Time Of My Life (2008)This interview was published in the programme for a production of Time Of My Life at Westport County Playhouse in 2008.
Question: J B Priestley credits J W Dunne's theory of time as a major influence in his work - Dunne's theories in turn have influenced Huxley and T S Eliot - have you also been influenced by Dunne or is your reference to Priestley (as an influence on your work in Time of My Life) structural as opposed to theoretical?
Alan Ayckbourn: Certainly not theoretical. I observed Priestley's experiments with time in plays like Time And The Conways, I Have Been Here Before etc. but of course time is only one of the elements at the disposal of a dramatist - how you use it is intensely personal and relies on self-experimentation to find out how best it works for you.
In many ways Time of My Life appears to be composite/mosaic of marriage - is your intent to demonstrate the 'stages' of marriage?
No, my intention was to perceive a single moment in life - in this case where the characters are apparently very happy. I then proceed to look at that moment through the eyes of the three pairs of protagonists. One pair remaining for two hours in the present; one pair proceeding two years into the future and one pair receding two months into the past. We are then able to perceive that moment from their different viewpoints.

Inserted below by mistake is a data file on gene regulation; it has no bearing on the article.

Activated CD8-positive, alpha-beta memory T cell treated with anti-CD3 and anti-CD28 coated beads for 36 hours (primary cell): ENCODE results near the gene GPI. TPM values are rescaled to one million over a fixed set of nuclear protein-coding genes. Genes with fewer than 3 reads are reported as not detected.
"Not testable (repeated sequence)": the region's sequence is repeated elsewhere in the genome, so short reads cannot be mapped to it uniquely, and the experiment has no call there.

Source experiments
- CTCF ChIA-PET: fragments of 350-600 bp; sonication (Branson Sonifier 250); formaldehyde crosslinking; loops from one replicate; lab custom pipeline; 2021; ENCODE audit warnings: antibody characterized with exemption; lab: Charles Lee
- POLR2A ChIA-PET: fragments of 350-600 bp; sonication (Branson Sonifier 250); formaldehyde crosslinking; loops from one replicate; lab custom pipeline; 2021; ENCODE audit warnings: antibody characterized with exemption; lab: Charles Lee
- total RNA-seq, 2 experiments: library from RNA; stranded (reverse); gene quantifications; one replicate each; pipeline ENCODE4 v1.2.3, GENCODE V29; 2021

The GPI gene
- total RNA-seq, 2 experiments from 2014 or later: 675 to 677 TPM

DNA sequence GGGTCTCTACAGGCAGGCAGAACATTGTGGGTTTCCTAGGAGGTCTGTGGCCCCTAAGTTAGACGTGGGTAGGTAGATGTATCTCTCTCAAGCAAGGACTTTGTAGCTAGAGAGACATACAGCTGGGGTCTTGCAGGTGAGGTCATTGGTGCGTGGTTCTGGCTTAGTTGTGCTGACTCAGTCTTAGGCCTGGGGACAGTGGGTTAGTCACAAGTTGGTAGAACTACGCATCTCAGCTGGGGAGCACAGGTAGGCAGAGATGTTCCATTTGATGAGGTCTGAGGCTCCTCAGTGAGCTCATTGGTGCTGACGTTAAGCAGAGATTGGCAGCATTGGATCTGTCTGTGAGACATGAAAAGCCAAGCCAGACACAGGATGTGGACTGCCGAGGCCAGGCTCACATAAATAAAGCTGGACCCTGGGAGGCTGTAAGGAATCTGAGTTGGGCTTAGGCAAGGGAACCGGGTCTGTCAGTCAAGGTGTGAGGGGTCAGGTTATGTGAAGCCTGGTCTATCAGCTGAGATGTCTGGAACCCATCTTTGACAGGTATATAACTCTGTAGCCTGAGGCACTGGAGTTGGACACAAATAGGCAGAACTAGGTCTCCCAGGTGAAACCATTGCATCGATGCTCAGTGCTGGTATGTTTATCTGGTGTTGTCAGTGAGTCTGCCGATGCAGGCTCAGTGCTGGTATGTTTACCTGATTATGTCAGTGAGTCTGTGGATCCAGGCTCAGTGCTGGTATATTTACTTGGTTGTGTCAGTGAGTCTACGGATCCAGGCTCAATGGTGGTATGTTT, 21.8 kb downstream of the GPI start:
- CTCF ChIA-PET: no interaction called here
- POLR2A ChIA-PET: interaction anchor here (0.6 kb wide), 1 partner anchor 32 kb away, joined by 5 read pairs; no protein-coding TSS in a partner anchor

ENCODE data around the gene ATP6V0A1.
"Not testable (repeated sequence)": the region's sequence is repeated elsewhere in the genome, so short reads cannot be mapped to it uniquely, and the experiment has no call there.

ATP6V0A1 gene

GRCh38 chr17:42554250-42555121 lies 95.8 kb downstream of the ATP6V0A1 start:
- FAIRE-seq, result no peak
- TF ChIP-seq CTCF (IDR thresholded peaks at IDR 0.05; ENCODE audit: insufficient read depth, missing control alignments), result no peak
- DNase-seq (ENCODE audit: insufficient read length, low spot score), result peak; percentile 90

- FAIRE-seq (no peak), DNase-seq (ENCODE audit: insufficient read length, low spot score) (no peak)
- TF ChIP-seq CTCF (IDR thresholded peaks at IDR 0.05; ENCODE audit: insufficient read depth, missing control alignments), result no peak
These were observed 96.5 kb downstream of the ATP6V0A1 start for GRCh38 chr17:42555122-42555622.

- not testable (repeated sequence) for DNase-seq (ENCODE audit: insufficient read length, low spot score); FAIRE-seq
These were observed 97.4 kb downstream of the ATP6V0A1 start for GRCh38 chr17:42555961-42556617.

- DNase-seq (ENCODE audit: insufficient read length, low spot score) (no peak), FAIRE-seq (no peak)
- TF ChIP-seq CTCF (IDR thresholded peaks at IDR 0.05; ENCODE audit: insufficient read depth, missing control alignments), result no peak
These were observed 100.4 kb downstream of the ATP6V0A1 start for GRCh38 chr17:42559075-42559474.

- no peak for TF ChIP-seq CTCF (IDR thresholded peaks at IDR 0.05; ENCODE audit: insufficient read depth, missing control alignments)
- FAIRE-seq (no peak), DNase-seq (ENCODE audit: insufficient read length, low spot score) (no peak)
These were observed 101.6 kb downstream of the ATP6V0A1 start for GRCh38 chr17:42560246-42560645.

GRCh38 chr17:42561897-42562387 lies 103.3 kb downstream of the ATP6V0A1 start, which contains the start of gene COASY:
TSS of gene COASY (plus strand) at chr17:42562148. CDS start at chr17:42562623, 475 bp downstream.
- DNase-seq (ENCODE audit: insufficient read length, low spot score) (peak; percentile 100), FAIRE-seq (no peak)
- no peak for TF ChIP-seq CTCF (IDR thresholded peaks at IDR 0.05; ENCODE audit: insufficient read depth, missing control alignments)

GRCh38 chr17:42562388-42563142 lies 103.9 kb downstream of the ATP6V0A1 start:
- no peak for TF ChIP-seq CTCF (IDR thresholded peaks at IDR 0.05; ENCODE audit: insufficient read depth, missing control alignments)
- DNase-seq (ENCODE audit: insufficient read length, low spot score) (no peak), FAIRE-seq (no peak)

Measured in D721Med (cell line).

How do you feel your background as an actor-director-professor has influenced the direction your work has taken (or your vision)?
Not as a professor (I don't know what professors do actually) but as an actor / director quite a lot in that the physicality of theatre intrigues me. I'm not much of a one for theory.
"Time is just one colour in a playwright's palette" - what else comprises your palette?
Place, character, structure, dialogue, what you include and, more importantly, what you leave out.
Do you have your own theory of time? (for instance Dunne postulates that past-present-future all happen simultaneously but human beings experience this in a linear form)?
I believe the past is unalterable; the future is fluid but the most important place to be is the present which few of us manage. We are either looking forward in hope or back with regret.
As an admitted restaurant eavesdropper: are there other admissions to share that have led to plays?
In my head I record all my relationships. Most of them I conveniently forget about, only to be amazed when I am reminded by those involved that they have resurfaced in plays.
Copyright: Alan Ayckbourn. Please do not reproduce without permission of the copyright holder.